Opens: July 18
Closes: August 4


Philmon Sangweni

Philemon Sangweni in his studio

Philmon Sangweni

Philemon Sangweni with his son
 


Philemon Sangweni at the African Art Centre

The African Art Centre will be showcasing an exhibition of work by Philemon Sangweni, who has been named as the African Art Centre's 'Artist of the Year 2006'. Criteria for the award include mature age, consistent production over a number of years, innovation, vision, contribution to art or craft and the passing on of skills and knowledge to their community.

Sangweni sculpts using indigenous woods which he finds in the forests near to where he lives in northern KwaZulu-Natal. He has been carving since the 1970's and was originally encouraged by Jo Thorpe of the African Art Centre. His work is represented in the Durban Art Gallery's collection. The award has been sponsored by the National Arts Council.

Opens: July 19
Closes: August 12



'FNB Craft Now' at the KZNSA Gallery

In an attempt to showcase the best craft in the country, the Craft Council of South Africa together with their partners FNB, are travelling this year's 'FNB Craft Now' exhibition to Durban where it will be hosted by the KZNSA Gallery. The competition awards R15 000, R10 000 and R6 000 for 1st, 2nd and 3rd prizes. This year the Craft Council has established a new category called the 'New Signature Prize', to the value of R5 000.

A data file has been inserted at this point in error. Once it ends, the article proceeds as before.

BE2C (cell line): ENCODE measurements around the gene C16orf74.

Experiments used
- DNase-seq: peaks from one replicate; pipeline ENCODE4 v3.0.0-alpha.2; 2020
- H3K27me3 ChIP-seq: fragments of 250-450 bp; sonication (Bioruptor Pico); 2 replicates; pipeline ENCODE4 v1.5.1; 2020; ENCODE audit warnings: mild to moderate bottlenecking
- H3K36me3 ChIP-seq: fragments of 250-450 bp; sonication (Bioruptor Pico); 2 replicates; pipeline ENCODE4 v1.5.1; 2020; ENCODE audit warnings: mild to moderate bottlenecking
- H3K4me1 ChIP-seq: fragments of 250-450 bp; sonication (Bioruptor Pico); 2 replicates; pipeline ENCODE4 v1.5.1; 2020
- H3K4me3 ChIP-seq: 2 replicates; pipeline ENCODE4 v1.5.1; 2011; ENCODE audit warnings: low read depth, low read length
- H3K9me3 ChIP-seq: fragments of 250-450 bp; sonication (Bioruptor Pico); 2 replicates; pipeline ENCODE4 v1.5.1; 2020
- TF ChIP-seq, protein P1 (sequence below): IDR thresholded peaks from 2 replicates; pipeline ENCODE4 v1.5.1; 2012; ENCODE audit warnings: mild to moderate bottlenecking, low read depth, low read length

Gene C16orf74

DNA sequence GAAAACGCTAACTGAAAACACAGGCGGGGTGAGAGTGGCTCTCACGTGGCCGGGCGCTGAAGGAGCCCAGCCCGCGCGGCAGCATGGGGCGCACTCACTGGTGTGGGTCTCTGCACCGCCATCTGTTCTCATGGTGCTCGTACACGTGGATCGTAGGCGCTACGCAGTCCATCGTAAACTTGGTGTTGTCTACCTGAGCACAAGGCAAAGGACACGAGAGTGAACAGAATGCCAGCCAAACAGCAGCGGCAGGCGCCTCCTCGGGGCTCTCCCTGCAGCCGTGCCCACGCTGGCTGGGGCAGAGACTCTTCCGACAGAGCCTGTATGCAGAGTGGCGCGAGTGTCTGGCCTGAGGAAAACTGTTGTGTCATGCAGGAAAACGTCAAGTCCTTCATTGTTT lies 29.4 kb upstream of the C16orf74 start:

The Craft Council has selected exciting, innovative work, reflecting a diverse celebration of craft. Many of the products make reference to South African culture, environment or social structure. Following the exhibition, the top 20 selected works will be an auctioned at the Park Hyatt Hotel in Rosebank.

Opens: July 20
Closes: August 13


Omar Badsha

Omar Badsha
Pensioner, Transkei
black and white photograph

Omar Badsha

Omar Badsha
Teacher with Class, Inanda
black and white photograph
 


A Retrospective by Omar Badsha at the Durban Art Gallery

The Durban Art Gallery is hosting the first major retrospective exhibition of the work of Durban-born artist and photographer Omar Basha. The show will include drawings and photographs that span his artistic career over a period of 41 years. Badsha is one of the first group of artists who not only overtly challenged the apartheid regime but who is credited, along with Dumile Feni, for creating a new visual vocabulary that questioned the one dimensional representation of black life in South Africa.